In general, if you want to thrill food lovers, invite them into your kitchen and cook for them. Tell them stories of your mother Aruna in Bangladesh, preparing meals for her ten children. Entice them with aroma of onions meeting garlic and ginger and cardamom, cinnamon and turmeric. Pass around bowls of your secret spice mixtures. Make food you love and then feed it to them. This will make food lovers smile and feel that joy that only sharing a meal can bring. You will have given them a gift.
Bill and I had such a food lovers’ day today, hosted by Sarajit Chanda and Sarah Nic Lochlainn in their Fuchsia House restaurant in Ardee. Sarajit and Sarah invited food bloggers to a master class of Street Food dishes that will be showcased in the upcoming Bangladeshi Street Food meets Irish Craft Beer evening on 12 July. Tom Doorley will be speaking at this event, and is working with Sarajit and Sarah to pair the dishes with Irish Beers and Ciders. After sampling the menu today, I can tell you the €50 ticket will be money well eaten. And there will be craft beer.
The Bangladeshi Street Food dishes Sarajit cooked today are familiar Indian restaurant offerings: Lamb Roganjosh, Chicken Curry, Onion Bhaji, Auburgine Bhaji, Dhal, and Spinach with Prawns. Street Food from any cuisine is food that people actually eat–everyday people in their everyday lives. Sarajit’s versions of these dishes represent the best of those everydays–days with local meats and veg, the very best spices, everything that is needed and nothing else.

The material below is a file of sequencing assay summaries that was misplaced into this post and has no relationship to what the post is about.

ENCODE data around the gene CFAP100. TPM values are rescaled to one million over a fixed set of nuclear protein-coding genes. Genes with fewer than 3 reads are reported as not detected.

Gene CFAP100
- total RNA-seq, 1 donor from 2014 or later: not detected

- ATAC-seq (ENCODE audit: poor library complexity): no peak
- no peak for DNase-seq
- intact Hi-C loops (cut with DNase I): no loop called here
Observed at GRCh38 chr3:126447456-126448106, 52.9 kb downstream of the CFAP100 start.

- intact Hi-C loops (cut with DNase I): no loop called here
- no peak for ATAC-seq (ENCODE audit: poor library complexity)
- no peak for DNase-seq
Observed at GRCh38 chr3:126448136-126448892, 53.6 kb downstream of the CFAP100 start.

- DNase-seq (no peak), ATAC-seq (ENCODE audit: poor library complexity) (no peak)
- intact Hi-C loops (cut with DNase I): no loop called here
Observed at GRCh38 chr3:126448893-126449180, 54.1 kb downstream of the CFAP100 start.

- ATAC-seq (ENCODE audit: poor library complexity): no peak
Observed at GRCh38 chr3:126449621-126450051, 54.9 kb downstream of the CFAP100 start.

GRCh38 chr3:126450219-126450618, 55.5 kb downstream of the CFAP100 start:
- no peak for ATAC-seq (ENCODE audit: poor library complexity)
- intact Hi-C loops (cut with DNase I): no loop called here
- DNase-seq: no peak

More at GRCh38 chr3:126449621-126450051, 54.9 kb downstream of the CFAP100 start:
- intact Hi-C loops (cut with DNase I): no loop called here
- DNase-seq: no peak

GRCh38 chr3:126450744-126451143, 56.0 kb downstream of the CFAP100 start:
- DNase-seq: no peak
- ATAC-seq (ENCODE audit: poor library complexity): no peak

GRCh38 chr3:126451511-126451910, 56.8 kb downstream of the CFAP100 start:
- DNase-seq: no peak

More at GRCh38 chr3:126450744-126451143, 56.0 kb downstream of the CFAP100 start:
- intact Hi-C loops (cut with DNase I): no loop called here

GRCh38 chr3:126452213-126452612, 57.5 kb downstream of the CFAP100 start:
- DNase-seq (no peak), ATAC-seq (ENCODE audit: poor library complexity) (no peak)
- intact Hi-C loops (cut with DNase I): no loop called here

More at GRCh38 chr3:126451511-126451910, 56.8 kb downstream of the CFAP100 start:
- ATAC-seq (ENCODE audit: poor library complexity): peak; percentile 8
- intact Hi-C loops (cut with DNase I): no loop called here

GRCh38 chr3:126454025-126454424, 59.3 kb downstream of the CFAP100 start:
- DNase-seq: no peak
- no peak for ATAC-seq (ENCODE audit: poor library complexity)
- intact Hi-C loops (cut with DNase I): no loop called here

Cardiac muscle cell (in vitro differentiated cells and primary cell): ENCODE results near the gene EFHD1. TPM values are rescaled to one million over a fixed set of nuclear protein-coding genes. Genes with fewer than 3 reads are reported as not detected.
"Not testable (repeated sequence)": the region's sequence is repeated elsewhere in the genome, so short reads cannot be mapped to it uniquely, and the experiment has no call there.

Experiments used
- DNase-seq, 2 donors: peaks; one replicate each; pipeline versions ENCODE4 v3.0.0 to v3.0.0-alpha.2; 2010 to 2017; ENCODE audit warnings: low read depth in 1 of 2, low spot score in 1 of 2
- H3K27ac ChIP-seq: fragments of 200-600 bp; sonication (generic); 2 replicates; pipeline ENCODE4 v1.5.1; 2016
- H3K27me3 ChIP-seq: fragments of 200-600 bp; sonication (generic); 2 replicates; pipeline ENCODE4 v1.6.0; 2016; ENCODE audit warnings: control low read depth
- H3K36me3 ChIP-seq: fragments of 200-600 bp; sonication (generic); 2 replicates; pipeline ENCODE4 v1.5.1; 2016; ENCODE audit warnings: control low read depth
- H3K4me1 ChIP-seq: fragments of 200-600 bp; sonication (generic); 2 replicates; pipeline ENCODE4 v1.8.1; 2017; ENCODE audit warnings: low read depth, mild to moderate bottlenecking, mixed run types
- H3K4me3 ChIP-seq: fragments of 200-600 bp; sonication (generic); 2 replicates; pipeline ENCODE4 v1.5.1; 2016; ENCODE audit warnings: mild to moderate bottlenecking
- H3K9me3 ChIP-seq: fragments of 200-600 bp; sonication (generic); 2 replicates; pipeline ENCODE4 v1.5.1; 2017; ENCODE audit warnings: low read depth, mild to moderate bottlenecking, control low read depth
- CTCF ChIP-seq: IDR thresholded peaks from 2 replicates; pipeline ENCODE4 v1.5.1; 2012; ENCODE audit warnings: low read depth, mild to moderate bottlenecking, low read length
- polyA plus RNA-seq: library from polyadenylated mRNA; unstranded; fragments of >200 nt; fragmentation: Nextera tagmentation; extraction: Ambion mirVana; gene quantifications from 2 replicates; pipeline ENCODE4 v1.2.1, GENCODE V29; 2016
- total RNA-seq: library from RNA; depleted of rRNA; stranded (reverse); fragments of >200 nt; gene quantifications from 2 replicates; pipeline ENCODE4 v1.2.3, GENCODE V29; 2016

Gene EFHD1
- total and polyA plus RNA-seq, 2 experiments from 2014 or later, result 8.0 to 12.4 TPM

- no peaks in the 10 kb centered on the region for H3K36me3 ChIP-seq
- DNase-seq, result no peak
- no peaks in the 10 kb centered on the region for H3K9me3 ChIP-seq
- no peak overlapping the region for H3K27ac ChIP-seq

A few things we learned today:
- Pakora and Bhaji are two words that mean ‘fried’ and bhuna means to stir until thickened.
- A paste of equal parts pureed garlic and ginger can keep for a few weeks in the fridge, or can be frozen. And it tastes great in just about anything.
- Cream and ghee are not widely used in Bangladeshi cooking, or at least not in Aruna’s recipes.
- Lentils are a common breakfast food in Bangladesh, and are frequently eaten at every meal. (I’m seriously considering adding lentils to my breakfast rotation.)
- If you don’t have time to make your own garam masala, you can get pretty far with cardamom, cinnamon and bay leaves
- Making a paste with dry spices and water will prevent the spices from burning. Make it up to an hour beforehand to intensify the flavor of the spices.
- Turmeric is the go to spice in Bangladeshi cuisine. After a visit to Bangladesh, your toothbrush will be yellow.
Sarah and Sarajit also told us a lot about their Aruna sauces venture, and the patience and creativity required to bring their sauces to market. Each pouch represents loads of time, trials, and attention, and the benefits of an adhesive expert–not that easy to stick things to refrigerated plastic it turns out. Recent winners on Dragon’s Den, Aruna sauces are available in many retail outlets in Ireland. Look in the refrigerated section!
After meeting Sarah and Sarajit today, hearing their stories and seeing them in their kitchen and restaurant, I thought, wow, these guys are doing exactly what they should be doing. It was a real pleasure to spend time with them today, and to be taught and fed so graciously. And dining with fellow food bloggers is always great craic!